(Dial BYR; $16.99, Ages 3-5)

With starred reviews from both Publishers Weekly and Booklist, Mama’s Kisses is sure to be an in-demand picture book for many Mother’s Days to come. McMullan has written a sweet ode to the unwavering devotion and patience of moms, in this case, rainforest moms. The moon is on the rise and four mommy animals are on the lookout for their young ones, a baby panda, elephant, orangutan and leopard. As bedtime beckons, the babies engage in a playful game of hide-and-seek that seems so successful until all at once, when the moms are ready, their hiding place is uncovered. But being found means getting kisses, smooches, and hugs galore until tired eyes can no longer remain open. Dreamland is drawing nigh so the baby animals go to sleep soon followed by their tired moms, always close at hand. Conveyed in uncomplicated rhyme and calming rhythm, Mama’s Kisses is a gentle bedtime tale perfect for pre-schoolers. Nyeu’s artwork fills all corners of most every page and, though using only oranges, yellows and blues, she manages to create a subtle softness, warmth and calming mood with just these few well chosen hues.

Love isCover image for Love is by Diane Adams
Written by Diane Adams
Illustrated by Claire Keane
(Chronicle Books; $15.99, Ages 3-5)

Whether it’s for Mother’s Day, Valentine’s Day, Graduation or simply just because, Love is by Diane Adams will make a great gift. Love is a girl and her duckling. Looking after the fuzzy little creature is not unlike a mother caring for her child which is why Love is works on many levels. It’s a story about loving and nurturing something that is dear to you, as well as being about the responsibility involved in such a privilege. “Love is holding something fragile, tiny wings and downy head. Love is noisy midnight feedings, shoebox right beside the bed.” The little girl must also accept that her duckling is growing. She will soon need to allow her pet to move on, fend for itself, find a new home and start a family all its own, all the while knowing that the love she has shared will not be forgotten. This 32 page picture book is a delightful read aloud story with well-paced rhyme and evocative illustrations that, coupled with the meaningful verse, will tug at your heartstrings.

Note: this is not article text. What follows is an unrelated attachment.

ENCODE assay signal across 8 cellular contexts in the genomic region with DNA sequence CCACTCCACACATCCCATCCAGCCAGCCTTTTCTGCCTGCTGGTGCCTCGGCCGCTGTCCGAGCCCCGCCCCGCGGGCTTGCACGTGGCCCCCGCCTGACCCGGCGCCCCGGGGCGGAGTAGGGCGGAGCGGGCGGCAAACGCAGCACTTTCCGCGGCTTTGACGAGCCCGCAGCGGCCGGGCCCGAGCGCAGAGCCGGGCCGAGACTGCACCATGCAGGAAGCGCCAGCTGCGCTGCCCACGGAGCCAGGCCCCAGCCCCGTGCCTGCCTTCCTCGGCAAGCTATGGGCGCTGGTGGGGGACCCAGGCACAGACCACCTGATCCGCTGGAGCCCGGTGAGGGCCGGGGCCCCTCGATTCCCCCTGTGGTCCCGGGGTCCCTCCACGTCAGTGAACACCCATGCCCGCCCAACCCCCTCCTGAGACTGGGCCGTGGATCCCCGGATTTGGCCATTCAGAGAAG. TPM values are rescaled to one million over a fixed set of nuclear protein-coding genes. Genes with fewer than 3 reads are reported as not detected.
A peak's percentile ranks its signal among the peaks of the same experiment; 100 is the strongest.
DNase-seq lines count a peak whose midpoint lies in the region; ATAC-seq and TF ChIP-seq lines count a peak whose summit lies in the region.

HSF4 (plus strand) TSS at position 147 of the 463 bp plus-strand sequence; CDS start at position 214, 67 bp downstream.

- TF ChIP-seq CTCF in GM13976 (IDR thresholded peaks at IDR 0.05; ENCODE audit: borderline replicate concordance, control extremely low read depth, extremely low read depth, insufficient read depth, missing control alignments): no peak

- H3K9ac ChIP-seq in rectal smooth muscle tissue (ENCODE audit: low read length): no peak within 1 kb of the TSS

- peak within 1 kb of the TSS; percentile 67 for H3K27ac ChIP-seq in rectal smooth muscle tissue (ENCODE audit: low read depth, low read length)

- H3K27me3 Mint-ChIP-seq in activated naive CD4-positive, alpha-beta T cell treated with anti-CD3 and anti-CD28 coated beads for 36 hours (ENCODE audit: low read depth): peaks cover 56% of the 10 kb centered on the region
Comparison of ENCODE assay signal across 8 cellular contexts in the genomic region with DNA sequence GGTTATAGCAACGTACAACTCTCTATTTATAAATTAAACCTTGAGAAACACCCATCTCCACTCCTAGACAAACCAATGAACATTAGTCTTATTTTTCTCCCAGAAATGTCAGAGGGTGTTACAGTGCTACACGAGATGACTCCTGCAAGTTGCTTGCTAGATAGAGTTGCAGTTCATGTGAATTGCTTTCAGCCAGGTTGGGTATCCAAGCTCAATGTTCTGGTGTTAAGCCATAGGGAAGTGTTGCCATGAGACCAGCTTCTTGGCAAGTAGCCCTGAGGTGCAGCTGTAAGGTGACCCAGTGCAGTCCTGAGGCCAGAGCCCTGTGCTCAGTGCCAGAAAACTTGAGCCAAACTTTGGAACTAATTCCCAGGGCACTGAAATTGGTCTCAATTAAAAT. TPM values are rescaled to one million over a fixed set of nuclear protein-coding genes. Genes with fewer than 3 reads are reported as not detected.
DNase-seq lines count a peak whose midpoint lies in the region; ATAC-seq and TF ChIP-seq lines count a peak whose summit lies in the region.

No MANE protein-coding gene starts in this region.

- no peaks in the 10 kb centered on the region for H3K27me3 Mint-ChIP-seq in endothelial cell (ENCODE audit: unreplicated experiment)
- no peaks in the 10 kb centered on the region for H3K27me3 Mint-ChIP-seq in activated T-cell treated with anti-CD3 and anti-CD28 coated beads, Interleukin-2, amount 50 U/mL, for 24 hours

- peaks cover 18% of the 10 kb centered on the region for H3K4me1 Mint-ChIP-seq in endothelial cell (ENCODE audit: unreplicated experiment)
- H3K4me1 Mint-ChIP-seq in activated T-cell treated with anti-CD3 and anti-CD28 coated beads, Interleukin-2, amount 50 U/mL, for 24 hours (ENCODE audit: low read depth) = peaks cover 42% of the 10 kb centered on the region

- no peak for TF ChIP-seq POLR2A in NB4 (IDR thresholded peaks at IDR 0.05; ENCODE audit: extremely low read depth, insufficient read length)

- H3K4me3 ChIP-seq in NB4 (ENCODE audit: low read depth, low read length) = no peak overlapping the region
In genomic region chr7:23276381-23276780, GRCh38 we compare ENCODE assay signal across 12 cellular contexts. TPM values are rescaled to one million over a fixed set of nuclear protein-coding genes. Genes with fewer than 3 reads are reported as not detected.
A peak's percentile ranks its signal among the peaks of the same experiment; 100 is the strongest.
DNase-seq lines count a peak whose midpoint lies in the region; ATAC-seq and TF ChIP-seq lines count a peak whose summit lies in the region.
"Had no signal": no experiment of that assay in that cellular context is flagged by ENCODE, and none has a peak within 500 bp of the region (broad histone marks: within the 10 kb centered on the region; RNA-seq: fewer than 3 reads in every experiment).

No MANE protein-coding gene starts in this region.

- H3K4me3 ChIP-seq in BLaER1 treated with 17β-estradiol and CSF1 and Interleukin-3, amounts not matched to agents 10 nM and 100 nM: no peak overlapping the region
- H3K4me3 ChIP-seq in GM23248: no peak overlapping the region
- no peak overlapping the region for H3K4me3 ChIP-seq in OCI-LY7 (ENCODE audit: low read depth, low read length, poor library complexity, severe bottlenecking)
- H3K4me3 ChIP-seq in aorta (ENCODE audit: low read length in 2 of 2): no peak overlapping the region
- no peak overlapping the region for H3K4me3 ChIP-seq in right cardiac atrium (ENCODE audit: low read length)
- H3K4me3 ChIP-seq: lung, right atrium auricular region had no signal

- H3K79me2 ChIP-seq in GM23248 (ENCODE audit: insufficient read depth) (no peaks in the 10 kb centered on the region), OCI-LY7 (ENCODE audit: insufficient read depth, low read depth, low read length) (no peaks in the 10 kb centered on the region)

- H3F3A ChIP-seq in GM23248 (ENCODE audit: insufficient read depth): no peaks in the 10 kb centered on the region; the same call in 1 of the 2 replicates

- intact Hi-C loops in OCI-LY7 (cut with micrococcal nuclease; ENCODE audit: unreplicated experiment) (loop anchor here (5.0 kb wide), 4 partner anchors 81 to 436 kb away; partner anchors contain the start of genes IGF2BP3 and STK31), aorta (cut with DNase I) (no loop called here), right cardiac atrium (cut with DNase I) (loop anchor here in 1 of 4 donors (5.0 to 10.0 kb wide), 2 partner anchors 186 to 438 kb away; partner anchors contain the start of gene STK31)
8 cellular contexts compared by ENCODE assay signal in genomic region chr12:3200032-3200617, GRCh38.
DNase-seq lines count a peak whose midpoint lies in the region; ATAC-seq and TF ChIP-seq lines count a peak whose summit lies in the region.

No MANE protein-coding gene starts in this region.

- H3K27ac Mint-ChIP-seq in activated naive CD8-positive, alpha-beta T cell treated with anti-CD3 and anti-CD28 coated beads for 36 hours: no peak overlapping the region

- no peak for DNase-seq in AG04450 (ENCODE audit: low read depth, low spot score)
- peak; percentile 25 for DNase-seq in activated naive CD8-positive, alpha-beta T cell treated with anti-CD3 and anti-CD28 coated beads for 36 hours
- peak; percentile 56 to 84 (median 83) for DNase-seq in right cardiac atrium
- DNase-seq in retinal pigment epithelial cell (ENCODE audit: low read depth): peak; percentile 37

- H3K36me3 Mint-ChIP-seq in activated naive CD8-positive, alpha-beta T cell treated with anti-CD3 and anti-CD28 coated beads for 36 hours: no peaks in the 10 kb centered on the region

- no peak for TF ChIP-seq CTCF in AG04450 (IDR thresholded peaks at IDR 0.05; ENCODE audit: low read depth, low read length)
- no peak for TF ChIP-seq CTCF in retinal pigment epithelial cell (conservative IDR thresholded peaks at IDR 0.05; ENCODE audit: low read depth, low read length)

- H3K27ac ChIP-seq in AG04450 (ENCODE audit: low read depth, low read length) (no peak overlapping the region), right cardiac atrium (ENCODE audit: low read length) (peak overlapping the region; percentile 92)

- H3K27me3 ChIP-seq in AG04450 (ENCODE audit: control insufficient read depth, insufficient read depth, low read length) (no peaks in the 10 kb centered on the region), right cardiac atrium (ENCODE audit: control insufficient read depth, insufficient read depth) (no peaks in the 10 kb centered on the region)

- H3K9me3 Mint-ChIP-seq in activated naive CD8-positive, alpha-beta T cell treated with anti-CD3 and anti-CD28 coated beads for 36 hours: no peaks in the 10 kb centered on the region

How to Raise a Mom book cover imageHow To Raise a Mom
Written by Jean Reagan
Illustrated by Lee Wildish
(Alfred A. Knopf BYR; $17.99, Ages 4-8)

Another winner from the creators of the How To picture book series, How to Raise a Mom will totally charm moms, dads and kids alike.
“Raising a happy, healthy mom is fun … and important! Are you ready for some tips?” The sibling narrators take readers through their mother’s typical day as part of their instruction guide, and clearly based on the wonderful rearing and love they’re getting from her. After kisses to awaken her, and giving her choices for the day’s outfit, the kids take her to the supermarket and the playground to name a few places while also leaving quiet time for her to get some work done. It’s fantastic to be treated again to Wildish’s whimsical illustrations like those found in the other How To books, full of humorous not-to-miss touches and amusing expressions in every spread. Kids will especially get a kick out of the dog and cat Wildish includes in many scenes. The children also cover playtime, mealtime and finish up the full day with stories and snuggles. I loved how they occasionally mimic just what Mom always says to them such as “Thank you so much, Sweat Pea, for being so patient,” or “Remember to be a good sharer!” There is so much to enjoy in this picture book tribute celebrating moms everywhere.

  • Reviewed by Ronna Mandel

 

More recommended children’s books for Mother’s Day:

Love 
Written and illustrated by Emma Dodd
(Nosy Crow; $12.99, Ages 2-5)

 

 

When I Carried You in My Belly
Written by Thrity Umriar
Illustrated by Ziyue Chen
(Running Press Kids; $16.99, Ages 4-8)

 

 

I Love My Mommy
by Sebastien Braun
(Harper Collins; $7.99, Ages 0-4)

 

 

 

Mommy Snuggles
by Anne Gutman and Georg Hallensleben
(Chronicle Books; $5.99, Ages 1-3)